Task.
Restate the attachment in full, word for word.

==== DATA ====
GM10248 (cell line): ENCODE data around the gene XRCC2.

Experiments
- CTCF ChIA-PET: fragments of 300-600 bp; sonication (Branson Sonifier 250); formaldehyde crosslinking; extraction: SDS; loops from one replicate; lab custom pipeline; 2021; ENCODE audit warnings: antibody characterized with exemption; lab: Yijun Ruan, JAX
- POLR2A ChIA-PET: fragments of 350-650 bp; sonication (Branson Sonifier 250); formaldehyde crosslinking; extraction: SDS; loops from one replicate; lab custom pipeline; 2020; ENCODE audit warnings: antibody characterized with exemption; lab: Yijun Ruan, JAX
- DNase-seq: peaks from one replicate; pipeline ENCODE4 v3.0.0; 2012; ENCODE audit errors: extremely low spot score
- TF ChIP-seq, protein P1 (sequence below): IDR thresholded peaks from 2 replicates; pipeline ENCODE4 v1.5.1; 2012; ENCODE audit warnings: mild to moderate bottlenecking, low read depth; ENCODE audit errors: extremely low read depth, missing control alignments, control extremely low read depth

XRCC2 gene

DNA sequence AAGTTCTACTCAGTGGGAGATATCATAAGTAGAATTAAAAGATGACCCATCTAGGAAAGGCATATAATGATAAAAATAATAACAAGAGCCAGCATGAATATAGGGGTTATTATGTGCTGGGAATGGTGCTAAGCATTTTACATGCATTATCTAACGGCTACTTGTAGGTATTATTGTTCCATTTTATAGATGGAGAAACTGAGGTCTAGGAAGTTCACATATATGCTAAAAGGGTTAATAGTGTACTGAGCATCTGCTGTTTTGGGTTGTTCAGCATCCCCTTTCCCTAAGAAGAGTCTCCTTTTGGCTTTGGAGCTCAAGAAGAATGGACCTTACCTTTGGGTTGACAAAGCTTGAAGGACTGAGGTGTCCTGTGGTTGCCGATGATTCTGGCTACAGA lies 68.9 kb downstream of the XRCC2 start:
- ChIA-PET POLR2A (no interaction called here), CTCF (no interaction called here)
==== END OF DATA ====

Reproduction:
GM10248 (cell line): ENCODE data around the gene XRCC2.

Experiments
- CTCF ChIA-PET: fragments of 300-600 bp; sonication (Branson Sonifier 250); formaldehyde crosslinking; extraction: SDS; loops from one replicate; lab custom pipeline; 2021; ENCODE audit warnings: antibody characterized with exemption; lab: Yijun Ruan, JAX
- POLR2A ChIA-PET: fragments of 350-650 bp; sonication (Branson Sonifier 250); formaldehyde crosslinking; extraction: SDS; loops from one replicate; lab custom pipeline; 2020; ENCODE audit warnings: antibody characterized with exemption; lab: Yijun Ruan, JAX
- DNase-seq: peaks from one replicate; pipeline ENCODE4 v3.0.0; 2012; ENCODE audit errors: extremely low spot score
- TF ChIP-seq, protein P1 (sequence below): IDR thresholded peaks from 2 replicates; pipeline ENCODE4 v1.5.1; 2012; ENCODE audit warnings: mild to moderate bottlenecking, low read depth; ENCODE audit errors: extremely low read depth, missing control alignments, control extremely low read depth

XRCC2 gene

DNA sequence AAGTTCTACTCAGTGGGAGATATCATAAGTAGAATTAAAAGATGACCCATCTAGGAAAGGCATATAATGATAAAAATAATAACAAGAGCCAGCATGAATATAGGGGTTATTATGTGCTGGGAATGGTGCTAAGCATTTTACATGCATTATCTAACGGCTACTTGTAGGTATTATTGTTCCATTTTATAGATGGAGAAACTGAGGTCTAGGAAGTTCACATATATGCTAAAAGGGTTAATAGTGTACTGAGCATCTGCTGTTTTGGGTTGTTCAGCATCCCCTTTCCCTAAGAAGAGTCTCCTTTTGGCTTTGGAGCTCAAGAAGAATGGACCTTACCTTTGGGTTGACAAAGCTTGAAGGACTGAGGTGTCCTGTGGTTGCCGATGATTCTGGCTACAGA lies 68.9 kb downstream of the XRCC2 start:
- ChIA-PET POLR2A (no interaction called here), CTCF (no interaction called here)